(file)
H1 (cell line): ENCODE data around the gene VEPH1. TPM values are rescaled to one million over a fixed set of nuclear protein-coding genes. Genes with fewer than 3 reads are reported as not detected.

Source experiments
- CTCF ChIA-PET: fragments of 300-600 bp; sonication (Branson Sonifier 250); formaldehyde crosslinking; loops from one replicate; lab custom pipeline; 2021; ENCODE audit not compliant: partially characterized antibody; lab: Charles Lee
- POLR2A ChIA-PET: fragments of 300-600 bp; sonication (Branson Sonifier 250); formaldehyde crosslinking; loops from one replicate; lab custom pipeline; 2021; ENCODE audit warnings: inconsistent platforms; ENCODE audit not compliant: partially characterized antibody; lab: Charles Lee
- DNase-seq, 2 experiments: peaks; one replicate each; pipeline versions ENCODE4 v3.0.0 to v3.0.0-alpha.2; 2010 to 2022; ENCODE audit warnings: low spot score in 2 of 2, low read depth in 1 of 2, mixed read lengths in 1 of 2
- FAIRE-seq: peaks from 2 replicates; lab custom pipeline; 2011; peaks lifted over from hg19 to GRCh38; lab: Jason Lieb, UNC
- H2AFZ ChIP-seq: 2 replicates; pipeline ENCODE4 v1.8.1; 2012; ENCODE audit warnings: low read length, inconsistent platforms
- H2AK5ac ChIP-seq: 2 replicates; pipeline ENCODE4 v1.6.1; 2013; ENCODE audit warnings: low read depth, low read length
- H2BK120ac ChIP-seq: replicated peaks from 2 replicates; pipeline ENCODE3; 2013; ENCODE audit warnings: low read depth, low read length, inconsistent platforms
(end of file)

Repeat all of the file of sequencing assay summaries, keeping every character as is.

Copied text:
H1 (cell line): ENCODE data around the gene VEPH1. TPM values are rescaled to one million over a fixed set of nuclear protein-coding genes. Genes with fewer than 3 reads are reported as not detected.

Source experiments
- CTCF ChIA-PET: fragments of 300-600 bp; sonication (Branson Sonifier 250); formaldehyde crosslinking; loops from one replicate; lab custom pipeline; 2021; ENCODE audit not compliant: partially characterized antibody; lab: Charles Lee
- POLR2A ChIA-PET: fragments of 300-600 bp; sonication (Branson Sonifier 250); formaldehyde crosslinking; loops from one replicate; lab custom pipeline; 2021; ENCODE audit warnings: inconsistent platforms; ENCODE audit not compliant: partially characterized antibody; lab: Charles Lee
- DNase-seq, 2 experiments: peaks; one replicate each; pipeline versions ENCODE4 v3.0.0 to v3.0.0-alpha.2; 2010 to 2022; ENCODE audit warnings: low spot score in 2 of 2, low read depth in 1 of 2, mixed read lengths in 1 of 2
- FAIRE-seq: peaks from 2 replicates; lab custom pipeline; 2011; peaks lifted over from hg19 to GRCh38; lab: Jason Lieb, UNC
- H2AFZ ChIP-seq: 2 replicates; pipeline ENCODE4 v1.8.1; 2012; ENCODE audit warnings: low read length, inconsistent platforms
- H2AK5ac ChIP-seq: 2 replicates; pipeline ENCODE4 v1.6.1; 2013; ENCODE audit warnings: low read depth, low read length
- H2BK120ac ChIP-seq: replicated peaks from 2 replicates; pipeline ENCODE3; 2013; ENCODE audit warnings: low read depth, low read length, inconsistent platforms